Many youth in California prisons are people of color, second or third generation immigrant youth, and/or poor. 84% of youth in California prisons were people of color in 2007; while some will take this as proof people of color are more prone to criminality than white people, more than enough studies of race and racism in the legal system have proven that this overrepresenation has more to do with racism and classism than anything else. 1/3 of the youth serving time in CA prisons are there because of “time adds”. This means they have already served their original sentence and are serving time for behavioral issues ranging from talking back to guards to being involved in a fight (the application of the law has made little distinction between those who were targeted in those fights and/or defending themselves against bullying and harassment and those who intentionally caused a fight). The system is similar to that applied to people with mental health issues in prison who are often picked up on misdemeanors or petty crime and then warehoused for years based on behaviors related to their MH issues (talking back, ignoring lights out, fighting, etc.)

According to Books not Bars:

In the United States, 90,000 youth find themselves in juvenile detention centers on any given night and 2.2 million youth are arrested each year. In California, the state youth prison systems cost $216,000 per child per year while a mere $8,000 per child are allocated to Oakland public schools.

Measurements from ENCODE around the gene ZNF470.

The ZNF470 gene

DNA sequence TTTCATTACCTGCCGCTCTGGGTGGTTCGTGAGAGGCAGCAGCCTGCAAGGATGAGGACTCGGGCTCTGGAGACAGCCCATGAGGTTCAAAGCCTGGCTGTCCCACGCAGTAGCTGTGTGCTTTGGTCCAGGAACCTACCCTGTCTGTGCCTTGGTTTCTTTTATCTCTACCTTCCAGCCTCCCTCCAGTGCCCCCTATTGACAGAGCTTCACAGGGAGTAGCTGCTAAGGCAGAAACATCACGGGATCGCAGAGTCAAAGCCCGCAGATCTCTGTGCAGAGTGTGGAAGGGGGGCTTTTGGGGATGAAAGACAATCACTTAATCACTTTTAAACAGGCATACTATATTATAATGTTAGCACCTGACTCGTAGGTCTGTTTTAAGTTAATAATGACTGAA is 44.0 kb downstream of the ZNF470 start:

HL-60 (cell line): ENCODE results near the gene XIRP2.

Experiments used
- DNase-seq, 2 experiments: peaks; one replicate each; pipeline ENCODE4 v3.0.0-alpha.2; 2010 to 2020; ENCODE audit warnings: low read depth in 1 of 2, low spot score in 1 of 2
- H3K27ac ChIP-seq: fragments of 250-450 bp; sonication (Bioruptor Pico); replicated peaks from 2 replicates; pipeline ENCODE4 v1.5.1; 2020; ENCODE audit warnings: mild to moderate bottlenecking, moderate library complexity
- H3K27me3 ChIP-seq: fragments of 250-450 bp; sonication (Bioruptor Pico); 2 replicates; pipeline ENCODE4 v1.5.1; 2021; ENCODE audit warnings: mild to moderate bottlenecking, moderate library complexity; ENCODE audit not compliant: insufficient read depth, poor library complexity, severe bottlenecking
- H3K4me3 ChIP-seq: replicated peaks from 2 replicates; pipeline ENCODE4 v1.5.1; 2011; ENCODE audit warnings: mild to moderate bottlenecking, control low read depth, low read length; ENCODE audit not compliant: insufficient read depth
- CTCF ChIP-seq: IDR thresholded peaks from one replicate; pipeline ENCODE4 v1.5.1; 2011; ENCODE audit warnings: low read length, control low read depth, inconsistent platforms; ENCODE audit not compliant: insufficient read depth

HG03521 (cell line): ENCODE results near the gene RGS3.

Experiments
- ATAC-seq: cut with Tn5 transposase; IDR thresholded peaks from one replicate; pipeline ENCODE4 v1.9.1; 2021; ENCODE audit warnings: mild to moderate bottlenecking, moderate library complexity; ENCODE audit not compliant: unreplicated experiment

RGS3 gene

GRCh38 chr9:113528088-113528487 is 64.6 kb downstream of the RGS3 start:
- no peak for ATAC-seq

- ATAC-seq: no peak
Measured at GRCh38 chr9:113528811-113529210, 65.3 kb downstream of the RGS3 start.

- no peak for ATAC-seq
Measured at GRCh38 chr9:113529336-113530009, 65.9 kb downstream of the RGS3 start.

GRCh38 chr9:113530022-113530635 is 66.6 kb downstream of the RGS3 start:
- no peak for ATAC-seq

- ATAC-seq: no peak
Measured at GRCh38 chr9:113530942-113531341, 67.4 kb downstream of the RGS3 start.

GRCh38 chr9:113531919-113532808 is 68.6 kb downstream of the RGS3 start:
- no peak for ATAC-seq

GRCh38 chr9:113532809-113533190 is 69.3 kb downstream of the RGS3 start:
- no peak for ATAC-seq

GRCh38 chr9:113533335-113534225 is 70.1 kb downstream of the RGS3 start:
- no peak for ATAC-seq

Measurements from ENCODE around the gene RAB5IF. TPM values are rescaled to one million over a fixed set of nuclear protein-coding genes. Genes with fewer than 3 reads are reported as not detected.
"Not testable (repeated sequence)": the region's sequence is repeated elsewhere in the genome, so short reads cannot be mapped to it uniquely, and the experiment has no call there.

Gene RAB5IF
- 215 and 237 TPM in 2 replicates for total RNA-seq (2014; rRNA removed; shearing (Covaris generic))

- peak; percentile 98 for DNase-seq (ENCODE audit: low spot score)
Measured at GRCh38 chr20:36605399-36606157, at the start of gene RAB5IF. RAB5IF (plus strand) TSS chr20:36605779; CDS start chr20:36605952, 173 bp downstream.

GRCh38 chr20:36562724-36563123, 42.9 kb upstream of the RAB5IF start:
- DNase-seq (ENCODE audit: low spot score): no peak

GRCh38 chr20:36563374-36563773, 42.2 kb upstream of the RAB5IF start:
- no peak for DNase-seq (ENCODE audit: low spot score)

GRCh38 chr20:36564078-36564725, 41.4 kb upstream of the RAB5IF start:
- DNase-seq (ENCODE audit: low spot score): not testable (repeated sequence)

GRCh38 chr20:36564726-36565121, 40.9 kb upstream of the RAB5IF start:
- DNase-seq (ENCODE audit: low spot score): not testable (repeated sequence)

Once again, needed resources are funneled away from programs and services that help people succeed and deliberately moved into ones that require them to fail.

5 years of organizing in California against the inhumane treatment of incarcerated youth, including court cases finding the prison system or its employees guilty of beating, raping, or harassing youth prisoners, some times with the goal of goading them into time add violations, has had some positive effect on the system. According to Truthout, the number of youth arrested in 2009 was 1500 down from 5000, 5 years earlier.  Ella Baker Center introduced a bill, AB 999, in CA that would eliminate time adds all together, replacing them with incentive programs that provide time reduction or other privileges to youth who take anger management, participate in counseling or work retraining programs, or otherwise show good behavior during their sentence.  The bill has not yet passed but you can help by sending a letter to the California Legislature letting them know that intentionally incarcerating youth for years beyond their original sentence is not only inhumane it often causes irreparable damage to their education, self-esteem, and life choices.